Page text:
pwr2a<-addProbability(pwr2a, at=30, prob=1e-4, display_under=32, tag="G3B", name="Bleed Air To", name2="G3 Fails")
pwr2a<-addLogic(pwr2a, at=22, type="and", name="Engine E2 Fail with", name2="Generation Loss Side 1")
pwr2a<-addDuplicate(pwr2a, at=34, dup_id=4)
pwr2a<-addLogic(pwr2a, at=34, type="or", name="Generation Loss", name2="Side 2")
pwr2a<-addDuplicate(pwr2a, at=36, dup_id=11)
pwr2a<-addLogic(pwr2a, at=36, type="or", name="StandBy Generation", name2="Failure Side 1")
pwr2a<-addProbability(pwr2a, at=41, prob=1e-3, tag="G1", name="Generator G1", name2="Fails")
pwr2a<-addProbability(pwr2a, at=41, prob=1e-4, display_under=42, tag="G1A", name="G1 Conn Open")
pwr2a<-addProbability(pwr2a, at=41, prob=1e-4, display_under=43, tag="G1B", name="Bleed Air To", name2="G1 Fails")

A quick check confirms that this tree generates the same 29 second-order minimal cut sets as the original pwr model.


Now estimates for probability of these most significant contributors to the pwr top event can be produced:

pwr2a_mcub<-1-(prod(1-scram.probability(pwr2a, list_out=T)[[2]][3]))

Now it is observed that the gate-by-gate calculation is producing a result in close agreement with the MCUB and the exact value. With a certain arrangement of the fault tree this method is certainly valid. Indeed this grouping of basic elements under OR gates prior to AND mimics the Esary-Proschian approximation. Additionally the probability values that can now be observed for the causal gates feeding the top event reveal vulnerabilities of the system in a quantified way.

While it is frightening to think of dual engine failure, it might be surprising to note that over half of the risk of power failure in this example starts with a single engine failure. No wonder Sully had an "APU" to turn on during the "Miracle on Hudson" event. Most engineers will also note that redundancy in the singular system for monitoring and switching would be most cost effective in reducing risk.

Since it was previously found that the MCUB for the full pwr top event was 6.686892e-06, it can reasonably be expected that the impact of the 3 out of 4 generation systems in failure will be on the order of 6.9e-09. Quite a modest contribution indeed for these 108 third-order cutsets.

The SCRAM program provides an implementation of an 'atleast' gate for simplifying tree construction for such voting type combinations. The complete alternate tree can now be constructed as:

## assign the previous partial tree to a new object label
pwr2<-addAtLeast(pwr2, at=1, atleast=3, name="At Least 3 Gen", name2="Sytems Fail")
pwr2<-addDuplicate(pwr2, at=45, dup_id=41)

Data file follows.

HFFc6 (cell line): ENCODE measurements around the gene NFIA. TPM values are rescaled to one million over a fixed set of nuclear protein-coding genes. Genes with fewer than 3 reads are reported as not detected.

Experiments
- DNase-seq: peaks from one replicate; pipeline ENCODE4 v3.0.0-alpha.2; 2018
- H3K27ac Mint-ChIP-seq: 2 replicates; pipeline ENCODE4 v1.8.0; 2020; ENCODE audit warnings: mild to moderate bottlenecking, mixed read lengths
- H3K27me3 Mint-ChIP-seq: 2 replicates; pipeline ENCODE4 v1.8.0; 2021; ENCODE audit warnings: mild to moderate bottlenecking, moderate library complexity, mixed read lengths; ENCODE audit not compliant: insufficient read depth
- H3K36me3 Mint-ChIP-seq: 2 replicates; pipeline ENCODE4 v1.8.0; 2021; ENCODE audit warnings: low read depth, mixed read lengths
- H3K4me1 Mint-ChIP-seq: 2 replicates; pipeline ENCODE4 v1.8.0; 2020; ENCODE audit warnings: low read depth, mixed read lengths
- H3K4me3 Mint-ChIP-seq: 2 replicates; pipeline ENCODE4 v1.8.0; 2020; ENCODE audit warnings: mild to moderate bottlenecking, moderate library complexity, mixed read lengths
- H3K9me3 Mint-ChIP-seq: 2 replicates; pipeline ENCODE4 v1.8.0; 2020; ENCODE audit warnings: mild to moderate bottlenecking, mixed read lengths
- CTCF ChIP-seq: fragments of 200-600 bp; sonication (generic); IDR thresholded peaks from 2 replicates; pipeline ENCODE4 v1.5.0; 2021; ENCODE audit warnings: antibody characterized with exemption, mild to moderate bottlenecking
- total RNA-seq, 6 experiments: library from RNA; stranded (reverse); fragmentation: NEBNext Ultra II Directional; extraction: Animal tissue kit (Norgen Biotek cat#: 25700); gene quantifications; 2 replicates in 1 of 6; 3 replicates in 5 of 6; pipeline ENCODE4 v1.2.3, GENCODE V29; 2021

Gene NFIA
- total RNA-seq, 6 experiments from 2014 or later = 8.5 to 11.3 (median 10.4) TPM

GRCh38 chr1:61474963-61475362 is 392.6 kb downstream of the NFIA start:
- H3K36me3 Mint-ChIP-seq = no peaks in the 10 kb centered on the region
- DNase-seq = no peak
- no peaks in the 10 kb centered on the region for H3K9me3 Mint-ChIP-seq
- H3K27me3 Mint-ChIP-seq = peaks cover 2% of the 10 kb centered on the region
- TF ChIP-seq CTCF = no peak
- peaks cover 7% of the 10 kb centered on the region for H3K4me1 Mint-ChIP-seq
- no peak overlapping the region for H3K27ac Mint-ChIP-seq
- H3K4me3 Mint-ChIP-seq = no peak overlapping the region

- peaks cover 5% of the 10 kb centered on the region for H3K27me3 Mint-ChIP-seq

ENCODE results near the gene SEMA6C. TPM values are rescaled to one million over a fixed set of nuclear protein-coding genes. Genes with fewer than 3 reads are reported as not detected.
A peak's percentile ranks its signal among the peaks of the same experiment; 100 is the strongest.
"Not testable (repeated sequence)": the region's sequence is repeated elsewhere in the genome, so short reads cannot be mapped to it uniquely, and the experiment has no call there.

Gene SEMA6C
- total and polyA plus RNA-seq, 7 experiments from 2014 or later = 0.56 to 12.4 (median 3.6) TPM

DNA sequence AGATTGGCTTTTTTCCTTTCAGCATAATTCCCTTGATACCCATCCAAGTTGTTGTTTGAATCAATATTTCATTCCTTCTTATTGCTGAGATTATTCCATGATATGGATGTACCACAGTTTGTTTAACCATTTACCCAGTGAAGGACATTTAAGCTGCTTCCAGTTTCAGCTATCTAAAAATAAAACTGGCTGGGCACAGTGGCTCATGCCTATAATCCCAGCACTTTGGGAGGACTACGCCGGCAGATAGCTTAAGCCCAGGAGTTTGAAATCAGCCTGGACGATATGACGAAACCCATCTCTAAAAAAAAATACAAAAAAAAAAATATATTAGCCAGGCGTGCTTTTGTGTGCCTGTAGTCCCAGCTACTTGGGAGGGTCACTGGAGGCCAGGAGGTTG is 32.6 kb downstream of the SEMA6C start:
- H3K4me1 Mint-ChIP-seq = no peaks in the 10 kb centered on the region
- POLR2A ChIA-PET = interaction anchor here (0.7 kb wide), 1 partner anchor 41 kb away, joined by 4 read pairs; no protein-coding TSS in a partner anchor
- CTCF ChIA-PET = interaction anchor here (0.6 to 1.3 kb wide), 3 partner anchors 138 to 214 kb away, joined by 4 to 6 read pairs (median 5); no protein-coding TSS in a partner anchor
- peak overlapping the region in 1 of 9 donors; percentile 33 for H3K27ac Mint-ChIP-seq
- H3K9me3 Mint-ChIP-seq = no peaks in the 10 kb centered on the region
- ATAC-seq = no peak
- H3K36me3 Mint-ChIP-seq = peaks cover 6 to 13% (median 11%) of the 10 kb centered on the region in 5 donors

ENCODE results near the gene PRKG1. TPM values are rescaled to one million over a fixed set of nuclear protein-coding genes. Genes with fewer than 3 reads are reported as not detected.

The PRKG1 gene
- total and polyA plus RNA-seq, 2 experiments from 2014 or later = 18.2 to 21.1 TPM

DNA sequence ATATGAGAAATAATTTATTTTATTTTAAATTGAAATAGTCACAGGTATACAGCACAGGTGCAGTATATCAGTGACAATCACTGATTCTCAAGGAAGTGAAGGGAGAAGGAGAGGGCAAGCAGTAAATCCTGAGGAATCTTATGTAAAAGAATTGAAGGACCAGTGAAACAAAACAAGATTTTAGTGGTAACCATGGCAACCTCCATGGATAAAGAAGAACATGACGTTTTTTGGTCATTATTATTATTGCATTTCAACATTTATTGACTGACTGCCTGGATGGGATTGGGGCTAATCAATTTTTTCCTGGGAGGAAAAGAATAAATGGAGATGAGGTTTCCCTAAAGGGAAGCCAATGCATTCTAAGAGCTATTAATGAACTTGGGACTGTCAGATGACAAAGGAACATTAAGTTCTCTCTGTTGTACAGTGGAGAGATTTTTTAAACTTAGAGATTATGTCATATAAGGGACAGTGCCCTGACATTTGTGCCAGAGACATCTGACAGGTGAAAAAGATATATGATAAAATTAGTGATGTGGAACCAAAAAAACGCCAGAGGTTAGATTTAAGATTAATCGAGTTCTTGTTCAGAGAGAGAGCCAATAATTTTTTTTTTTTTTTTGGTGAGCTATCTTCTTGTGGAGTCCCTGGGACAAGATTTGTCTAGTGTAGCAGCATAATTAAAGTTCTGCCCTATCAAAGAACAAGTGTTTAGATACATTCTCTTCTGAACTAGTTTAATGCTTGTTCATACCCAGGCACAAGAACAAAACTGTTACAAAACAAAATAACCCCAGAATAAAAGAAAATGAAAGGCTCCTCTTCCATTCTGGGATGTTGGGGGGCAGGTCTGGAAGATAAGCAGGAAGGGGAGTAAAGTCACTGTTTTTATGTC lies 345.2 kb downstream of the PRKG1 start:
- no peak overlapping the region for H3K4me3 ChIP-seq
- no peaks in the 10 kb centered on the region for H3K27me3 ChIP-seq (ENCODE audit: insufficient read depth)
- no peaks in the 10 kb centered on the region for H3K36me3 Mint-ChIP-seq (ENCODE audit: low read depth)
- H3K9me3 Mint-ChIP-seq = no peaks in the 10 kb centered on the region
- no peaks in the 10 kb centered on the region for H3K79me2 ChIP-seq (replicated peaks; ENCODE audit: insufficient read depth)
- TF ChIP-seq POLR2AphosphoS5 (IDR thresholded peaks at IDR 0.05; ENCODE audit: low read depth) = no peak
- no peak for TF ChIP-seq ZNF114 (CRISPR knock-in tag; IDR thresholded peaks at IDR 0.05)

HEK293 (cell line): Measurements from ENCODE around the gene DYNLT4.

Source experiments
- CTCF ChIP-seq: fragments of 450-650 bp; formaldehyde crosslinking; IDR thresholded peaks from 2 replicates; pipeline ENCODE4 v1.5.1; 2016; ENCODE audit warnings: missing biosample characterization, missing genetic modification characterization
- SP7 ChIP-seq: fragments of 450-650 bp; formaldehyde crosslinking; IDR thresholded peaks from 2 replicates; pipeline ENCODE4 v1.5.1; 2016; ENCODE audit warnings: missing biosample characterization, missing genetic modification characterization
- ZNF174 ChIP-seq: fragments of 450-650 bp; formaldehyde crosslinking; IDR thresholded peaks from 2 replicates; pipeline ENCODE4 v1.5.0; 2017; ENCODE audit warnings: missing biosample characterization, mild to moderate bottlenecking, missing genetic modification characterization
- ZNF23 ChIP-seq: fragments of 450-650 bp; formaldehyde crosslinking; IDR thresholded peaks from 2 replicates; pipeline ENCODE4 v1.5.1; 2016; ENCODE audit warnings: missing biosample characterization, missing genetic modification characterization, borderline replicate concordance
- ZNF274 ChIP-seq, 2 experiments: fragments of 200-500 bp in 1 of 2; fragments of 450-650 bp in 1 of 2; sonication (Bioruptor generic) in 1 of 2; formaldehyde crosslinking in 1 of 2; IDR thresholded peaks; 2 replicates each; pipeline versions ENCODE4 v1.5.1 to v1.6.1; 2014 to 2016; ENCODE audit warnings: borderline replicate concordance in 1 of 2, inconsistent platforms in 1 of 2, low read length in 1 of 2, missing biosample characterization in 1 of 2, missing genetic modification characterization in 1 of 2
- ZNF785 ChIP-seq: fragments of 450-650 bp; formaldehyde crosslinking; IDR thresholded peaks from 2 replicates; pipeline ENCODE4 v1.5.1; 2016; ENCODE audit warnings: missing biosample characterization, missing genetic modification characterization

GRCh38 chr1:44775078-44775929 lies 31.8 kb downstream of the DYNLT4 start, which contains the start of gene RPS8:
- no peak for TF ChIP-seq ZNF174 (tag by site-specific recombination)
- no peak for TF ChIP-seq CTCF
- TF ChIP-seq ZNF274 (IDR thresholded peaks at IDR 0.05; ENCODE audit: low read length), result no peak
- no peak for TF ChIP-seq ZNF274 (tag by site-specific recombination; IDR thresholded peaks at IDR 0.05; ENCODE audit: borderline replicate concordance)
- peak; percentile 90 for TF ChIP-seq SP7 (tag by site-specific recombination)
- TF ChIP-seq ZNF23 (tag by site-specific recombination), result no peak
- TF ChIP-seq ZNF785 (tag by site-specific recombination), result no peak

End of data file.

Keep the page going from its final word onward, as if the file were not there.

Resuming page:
pwr2<-addDuplicate(pwr2, at=45, dup_id=11)
pwr2<-addDuplicate(pwr2, at=45, dup_id=30)
pwr2<-addDuplicate(pwr2, at=45, dup_id=15)

Here is a view displaying detail for just the 'atleast' gate:

Note that the ftree.calc function cannot resolve this 'atleast' gate. In the RAM modeling system, to be discussed later, a VOTE gate could be used to accomplish similar simplification. However, SCRAM will not resolve that formulation.


Handling Uncertainty

The analysis risk in statistical fashion is indeed a study of uncertainty. Unfortunately the data for basic event elements is often a crude approximation, or at best the mean of some distributed data.To provide insight into the effect of uncertain input data, SCRAM has implemented the random deviates defined in the MEF Stochastic Layer. To date the FaultTree.SCRAM package has implemented three of these MEF random deviates; uniform, normal and the somewhat unconventional lognormal defined by mean, error factor, and confidence level parameters. Additional random deviates will be implemented as they are tested further.

Uncertainty is applied to mean parameters of the basic element, currently only the mean probabiility, or the lambda value of an exponentially exposed event. This application of uncertainty has no effect on other functionalities (calculations, cutset determinations, importance, or display) of the fault tree object, but is required to define the input for analysis by scram.uncertainty. The application of uncertainty is demonstrated by applying a normal deviate to the probability values of the complex assemblies (engine or generator) in the pwr2 example using applyUncertainty function that can be appended to the end of a FaultTree script.

pwr2<-applyUncertainty(pwr2, on=3, what="prob", deviate="normal", param=1.6e-4)
pwr2<-applyUncertainty(pwr2, on=4, what="prob", deviate="normal", param=1.6e-4)
pwr2<-applyUncertainty(pwr2, on=12, what="prob", deviate="normal", param=1.6e-4)
pwr2<-applyUncertainty(pwr2, on=16, what="prob", deviate="normal", param=1.6e-4)
pwr2<-applyUncertainty(pwr2, on=31, what="prob", deviate="normal", param=1.6e-4)
pwr2<-applyUncertainty(pwr2, on=42, what="prob", deviate="normal", param=1.6e-4)

Now a call can be made to acquire the SCRAM uncertainty analysis with a graphical display of the histogram of "Exact" probabilities (by BDD) of the top event through the stochastic trials.

pwr2_unc<-scram.uncertainty(pwr2, show=c(T,F))